Bumps On Back Of Tongue: What It Could Mean

bumps on back of tongue

Whenever you notice something that seems to be out of the ordinary on any part of the body, it is normal to feel concerned or worried about it. Bumps appearing on the tongue or at the back of the tongue could be normal or it could be a sign of a problem.

Let us explore the possible causes of bumps appearing on the tongue, starting with the most common reasons to more serious conditions.

Photo of tongue showing normal papillae

What Causes Bumps On The Back of The Tongue?

Bumps on the tongue could be normal as the tongue has naturally occurring tiny elevations called papillae. The tongue papillae are what gives the tongue its rough texture. They also contain taste buds that help you enjoy food while eating, as well as receptors that sense temperature.

Bumps at the back of the tongue are generally bigger than those in front and could take on a whitish color or reddish color. Some bumps that appear on the tongue might be transient and be of no particular cause for concern.

Other times, they may require further investigation and might be an indication of a condition.

1. Lingual Papillae

As mentioned earlier, papillae appear naturally all around the tongue, with those at the back of the tongue being bigger than those in front. They make up a part of your tongue structure and function and are usually not very obvious to the eyes.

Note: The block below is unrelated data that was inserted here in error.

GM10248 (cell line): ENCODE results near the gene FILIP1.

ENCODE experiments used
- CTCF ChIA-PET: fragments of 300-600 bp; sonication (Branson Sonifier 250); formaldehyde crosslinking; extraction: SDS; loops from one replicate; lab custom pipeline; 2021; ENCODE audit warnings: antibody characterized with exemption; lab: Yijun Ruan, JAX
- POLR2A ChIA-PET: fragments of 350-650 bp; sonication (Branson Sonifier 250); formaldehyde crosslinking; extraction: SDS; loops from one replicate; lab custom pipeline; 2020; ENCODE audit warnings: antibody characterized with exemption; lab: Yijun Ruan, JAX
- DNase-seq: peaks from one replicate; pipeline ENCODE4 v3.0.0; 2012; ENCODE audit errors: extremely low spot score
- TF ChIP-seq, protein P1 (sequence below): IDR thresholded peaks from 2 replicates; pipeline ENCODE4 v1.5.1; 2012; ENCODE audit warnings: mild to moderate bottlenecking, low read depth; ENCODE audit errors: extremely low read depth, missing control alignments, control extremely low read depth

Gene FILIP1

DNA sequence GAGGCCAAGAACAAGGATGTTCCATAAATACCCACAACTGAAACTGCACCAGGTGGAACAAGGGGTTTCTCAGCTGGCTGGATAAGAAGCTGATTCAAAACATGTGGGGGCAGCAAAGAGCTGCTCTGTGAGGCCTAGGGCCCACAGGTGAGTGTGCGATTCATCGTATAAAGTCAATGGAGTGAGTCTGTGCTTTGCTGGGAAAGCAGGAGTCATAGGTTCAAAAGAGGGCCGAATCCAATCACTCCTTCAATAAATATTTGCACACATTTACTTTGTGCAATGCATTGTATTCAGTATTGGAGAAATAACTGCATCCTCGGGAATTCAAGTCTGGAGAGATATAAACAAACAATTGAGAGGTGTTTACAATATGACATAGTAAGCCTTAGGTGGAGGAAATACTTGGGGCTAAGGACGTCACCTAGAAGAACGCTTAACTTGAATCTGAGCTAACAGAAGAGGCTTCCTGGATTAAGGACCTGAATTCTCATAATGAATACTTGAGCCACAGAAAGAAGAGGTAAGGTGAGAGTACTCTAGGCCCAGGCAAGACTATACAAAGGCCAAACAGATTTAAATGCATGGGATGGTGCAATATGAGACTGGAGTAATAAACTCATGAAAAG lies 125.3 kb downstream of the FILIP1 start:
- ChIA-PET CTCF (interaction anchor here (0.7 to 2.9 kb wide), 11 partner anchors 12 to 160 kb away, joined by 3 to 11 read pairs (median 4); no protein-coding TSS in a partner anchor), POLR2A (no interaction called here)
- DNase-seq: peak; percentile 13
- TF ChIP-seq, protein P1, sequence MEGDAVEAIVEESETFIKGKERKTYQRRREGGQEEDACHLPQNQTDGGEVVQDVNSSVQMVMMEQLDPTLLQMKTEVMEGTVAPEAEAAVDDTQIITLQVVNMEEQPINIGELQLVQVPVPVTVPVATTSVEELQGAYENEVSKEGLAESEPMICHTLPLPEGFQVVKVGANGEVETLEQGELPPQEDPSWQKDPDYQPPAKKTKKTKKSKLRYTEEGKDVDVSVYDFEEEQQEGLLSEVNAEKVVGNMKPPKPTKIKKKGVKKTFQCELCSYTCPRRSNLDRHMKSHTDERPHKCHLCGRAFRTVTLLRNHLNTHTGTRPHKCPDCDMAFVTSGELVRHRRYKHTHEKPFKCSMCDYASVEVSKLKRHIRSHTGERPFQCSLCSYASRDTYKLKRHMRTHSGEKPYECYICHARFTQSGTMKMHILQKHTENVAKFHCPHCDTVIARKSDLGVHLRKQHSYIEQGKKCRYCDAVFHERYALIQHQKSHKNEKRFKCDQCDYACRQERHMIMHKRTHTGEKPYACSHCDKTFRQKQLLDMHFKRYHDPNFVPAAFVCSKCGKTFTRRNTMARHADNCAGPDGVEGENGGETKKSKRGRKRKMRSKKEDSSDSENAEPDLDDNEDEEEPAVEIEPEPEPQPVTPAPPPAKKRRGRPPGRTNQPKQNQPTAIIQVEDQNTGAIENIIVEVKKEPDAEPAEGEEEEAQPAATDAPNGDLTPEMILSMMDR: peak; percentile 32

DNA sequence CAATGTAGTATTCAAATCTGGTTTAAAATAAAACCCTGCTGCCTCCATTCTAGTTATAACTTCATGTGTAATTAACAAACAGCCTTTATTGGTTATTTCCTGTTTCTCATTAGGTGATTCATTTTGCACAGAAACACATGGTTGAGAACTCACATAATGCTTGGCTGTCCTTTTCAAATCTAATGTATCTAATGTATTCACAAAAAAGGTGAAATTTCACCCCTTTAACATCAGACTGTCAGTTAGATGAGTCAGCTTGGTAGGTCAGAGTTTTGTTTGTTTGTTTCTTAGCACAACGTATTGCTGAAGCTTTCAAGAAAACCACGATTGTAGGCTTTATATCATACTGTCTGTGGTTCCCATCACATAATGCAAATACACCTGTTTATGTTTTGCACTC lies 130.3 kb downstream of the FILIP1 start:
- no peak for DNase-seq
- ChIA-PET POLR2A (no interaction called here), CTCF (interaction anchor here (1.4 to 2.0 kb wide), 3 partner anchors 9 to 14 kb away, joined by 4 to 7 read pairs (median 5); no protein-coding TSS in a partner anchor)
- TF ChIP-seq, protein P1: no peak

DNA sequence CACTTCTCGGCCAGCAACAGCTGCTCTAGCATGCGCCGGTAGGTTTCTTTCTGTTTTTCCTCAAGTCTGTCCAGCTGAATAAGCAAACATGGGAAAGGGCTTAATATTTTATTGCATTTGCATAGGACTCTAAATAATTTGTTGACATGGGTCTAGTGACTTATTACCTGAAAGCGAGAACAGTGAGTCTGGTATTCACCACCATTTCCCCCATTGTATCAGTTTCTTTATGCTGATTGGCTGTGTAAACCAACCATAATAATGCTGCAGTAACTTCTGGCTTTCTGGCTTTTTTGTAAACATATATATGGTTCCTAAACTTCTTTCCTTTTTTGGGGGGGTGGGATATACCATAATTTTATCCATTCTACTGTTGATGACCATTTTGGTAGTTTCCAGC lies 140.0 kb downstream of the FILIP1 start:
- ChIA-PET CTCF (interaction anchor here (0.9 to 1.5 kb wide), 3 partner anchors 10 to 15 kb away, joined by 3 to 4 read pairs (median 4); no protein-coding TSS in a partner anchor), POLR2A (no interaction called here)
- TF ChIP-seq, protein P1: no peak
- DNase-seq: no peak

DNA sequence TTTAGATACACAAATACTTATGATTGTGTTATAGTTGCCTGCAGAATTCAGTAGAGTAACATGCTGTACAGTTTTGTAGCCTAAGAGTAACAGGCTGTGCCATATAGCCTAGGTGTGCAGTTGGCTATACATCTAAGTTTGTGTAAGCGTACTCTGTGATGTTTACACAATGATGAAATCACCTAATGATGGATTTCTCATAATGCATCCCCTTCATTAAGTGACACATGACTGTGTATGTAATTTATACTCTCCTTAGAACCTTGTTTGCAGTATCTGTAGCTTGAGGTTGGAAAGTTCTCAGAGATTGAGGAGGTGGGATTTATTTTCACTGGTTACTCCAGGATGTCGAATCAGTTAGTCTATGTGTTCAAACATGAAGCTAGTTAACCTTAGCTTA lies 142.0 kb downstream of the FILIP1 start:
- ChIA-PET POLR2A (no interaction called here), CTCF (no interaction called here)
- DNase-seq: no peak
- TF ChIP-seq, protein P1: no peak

However, some conditions can change their appearance and cause them to become inflamed and irritated. An example of such conditions is a cold or sore throat. Throat infection can cause the papillae to become swollen and red.

A bowl of hot tea

2. Trauma or Injury

A cut or bite on your tongue could cause red bumps to appear. Also, trauma to the tongue by brushing too hard or scalding the tongue with hot food or drinks could cause bumps to appear as well. The bumps are usually seen more in the front part of the tongue than at the back.

They are usually easy to treat and pretty much harmless. Simple home remedies such as using warm saline mouth rinse or an antiseptic mouth rinse can help the bumps to heal. It is wise to keep an eye on the bumps and monitor healing.

These kinds of bumps would usually go away by itself after some days as long as you maintain good oral hygiene and avoid irritants coming in contact with them. Combining simple home remedies and good oral hygiene practice would produce favorable results.

If the bumps still persist longer than normal or do not respond to any treatment applies, then it would be necessary to speak to your doctor about it. Your doctor would make an assessment and prescribe appropriate medication if the bumps persist due to some underlying infection.

3. Nutritional Deficiencies

Little girl eating a watermelon

The general appearance of the tongue can be indicative of the general health status of a person. It could give insight into what is happening in the digestive system, as well as the oral health of a person.